Derek : DISTURBED follows that hit song, which gave them entry into Mainstream radio, with 2 more radio hits.

Jett : "Would you like to engage in the use of profanity with us?" This charged audience continues to defend the floor and balcony on their feet. Necks and forearms dancing and thrusting in time with the deep and methodically neurotic beats.

Derek : DISTURBED ends just before 9 p.m. this evening. Overall, they pulled off a very smooth show.

Jett : Lights come up, and I reflect now upon how considerate and helpful Stan, and all the security at the Portland Memorial Coliseum, have been thus far. On the floor now, below, we can see two corseted twins in black with sequined, or other jeweled black pony falls and matching latex black corsets waiting for the lights to go down again. They're still waiting when I return to the press box almost 30 minutes later.


Jett: What do you mean? I can't smoke a cigarette, and now you're telling me that I can't enjoy a beer while watching the music performances either? Next, you'll be telling me to speak German and take a nice relaxing acid bath!


Derek : Unlike DISTURBED, headliners KORN took their sweet time.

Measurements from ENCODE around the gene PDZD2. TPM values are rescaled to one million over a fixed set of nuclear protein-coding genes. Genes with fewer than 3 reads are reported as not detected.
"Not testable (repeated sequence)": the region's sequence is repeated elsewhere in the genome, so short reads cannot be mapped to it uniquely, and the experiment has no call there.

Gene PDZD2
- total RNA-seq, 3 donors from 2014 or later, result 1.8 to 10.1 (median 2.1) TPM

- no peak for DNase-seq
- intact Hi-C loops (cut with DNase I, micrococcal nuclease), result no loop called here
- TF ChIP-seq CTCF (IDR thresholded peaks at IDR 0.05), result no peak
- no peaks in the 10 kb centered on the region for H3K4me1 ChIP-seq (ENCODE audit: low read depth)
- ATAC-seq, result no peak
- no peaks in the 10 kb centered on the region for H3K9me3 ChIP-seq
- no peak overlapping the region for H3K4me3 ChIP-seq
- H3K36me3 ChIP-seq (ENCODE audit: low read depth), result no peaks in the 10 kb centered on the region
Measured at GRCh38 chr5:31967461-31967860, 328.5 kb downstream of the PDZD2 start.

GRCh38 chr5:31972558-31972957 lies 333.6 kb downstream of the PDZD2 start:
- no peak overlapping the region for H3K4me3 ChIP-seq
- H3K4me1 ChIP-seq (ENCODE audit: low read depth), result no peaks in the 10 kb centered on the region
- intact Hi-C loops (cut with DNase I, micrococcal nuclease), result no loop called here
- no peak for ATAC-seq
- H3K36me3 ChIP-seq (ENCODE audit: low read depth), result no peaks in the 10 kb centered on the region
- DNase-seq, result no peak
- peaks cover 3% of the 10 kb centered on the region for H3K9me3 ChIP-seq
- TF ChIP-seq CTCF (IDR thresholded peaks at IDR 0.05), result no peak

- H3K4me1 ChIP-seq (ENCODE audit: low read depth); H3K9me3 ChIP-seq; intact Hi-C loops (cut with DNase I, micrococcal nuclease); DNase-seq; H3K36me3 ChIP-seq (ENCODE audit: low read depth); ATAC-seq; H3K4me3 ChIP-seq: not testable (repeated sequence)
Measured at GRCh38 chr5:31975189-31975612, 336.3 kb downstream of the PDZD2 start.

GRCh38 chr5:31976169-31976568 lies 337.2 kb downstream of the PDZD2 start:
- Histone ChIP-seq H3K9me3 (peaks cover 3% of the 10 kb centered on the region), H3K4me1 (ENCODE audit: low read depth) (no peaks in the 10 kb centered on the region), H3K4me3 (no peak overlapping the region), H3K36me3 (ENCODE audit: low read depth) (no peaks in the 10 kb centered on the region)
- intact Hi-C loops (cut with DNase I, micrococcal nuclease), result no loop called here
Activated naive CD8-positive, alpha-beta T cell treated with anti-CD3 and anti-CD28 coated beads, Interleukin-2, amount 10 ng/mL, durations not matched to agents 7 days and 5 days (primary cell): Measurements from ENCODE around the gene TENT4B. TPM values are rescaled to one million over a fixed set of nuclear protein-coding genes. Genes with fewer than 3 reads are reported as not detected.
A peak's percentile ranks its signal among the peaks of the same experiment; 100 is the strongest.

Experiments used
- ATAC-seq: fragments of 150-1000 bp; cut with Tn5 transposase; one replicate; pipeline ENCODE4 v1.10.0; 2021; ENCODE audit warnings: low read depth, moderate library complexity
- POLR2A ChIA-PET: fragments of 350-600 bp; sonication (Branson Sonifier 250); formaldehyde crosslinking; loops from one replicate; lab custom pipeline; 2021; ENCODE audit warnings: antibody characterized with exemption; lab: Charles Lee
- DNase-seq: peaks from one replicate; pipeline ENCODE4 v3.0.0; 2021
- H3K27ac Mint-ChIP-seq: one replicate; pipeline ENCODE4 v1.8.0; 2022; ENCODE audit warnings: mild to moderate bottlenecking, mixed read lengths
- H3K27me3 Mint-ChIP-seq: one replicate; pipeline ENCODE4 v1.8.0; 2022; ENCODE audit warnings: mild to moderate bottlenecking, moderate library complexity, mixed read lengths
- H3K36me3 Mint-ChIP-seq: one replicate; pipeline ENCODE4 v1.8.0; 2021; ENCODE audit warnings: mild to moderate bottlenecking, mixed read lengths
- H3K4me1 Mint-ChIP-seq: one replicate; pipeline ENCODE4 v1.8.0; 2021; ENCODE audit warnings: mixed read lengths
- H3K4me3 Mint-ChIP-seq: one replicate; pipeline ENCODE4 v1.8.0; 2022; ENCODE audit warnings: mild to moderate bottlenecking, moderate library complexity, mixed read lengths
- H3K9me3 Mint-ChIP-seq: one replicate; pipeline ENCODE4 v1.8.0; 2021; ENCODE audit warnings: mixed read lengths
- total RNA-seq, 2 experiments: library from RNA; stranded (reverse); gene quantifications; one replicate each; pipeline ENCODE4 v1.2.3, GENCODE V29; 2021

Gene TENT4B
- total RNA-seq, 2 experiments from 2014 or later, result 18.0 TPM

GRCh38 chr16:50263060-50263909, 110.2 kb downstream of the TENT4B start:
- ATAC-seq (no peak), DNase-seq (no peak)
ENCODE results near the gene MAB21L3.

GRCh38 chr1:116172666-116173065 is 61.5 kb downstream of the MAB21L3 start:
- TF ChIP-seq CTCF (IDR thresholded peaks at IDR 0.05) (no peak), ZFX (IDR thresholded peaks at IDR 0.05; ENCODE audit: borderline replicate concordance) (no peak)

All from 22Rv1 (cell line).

Norman : Supporting the release of Untouchables, KORN almost seems to be inaccessible to the crowd during the first half of the concert.

Jett : KORN opens with support for MTV on a 50 foot screen behind an enormous stack of speakers suspended in mid-air -- thus blocking 80% of view of that screen from balconies stage left.

Derek : Using a huge projected screen with random images it flashed for about 5 minutes drawing more and more tension as fans were waiting for them and then bam! The lights come on, and out comes KORN playing furious as ever.

Jett : Cheers, roars, and clapping hands erupt for a standing audience when the KORN percussionist mounts the fully lit drum stage some 5 plus feet above stage level. Jonathan Davis darts about the stage skirted in a floor-length black garment with a silvery, glitter cross outline extending from knee to knee and from crotch to hem.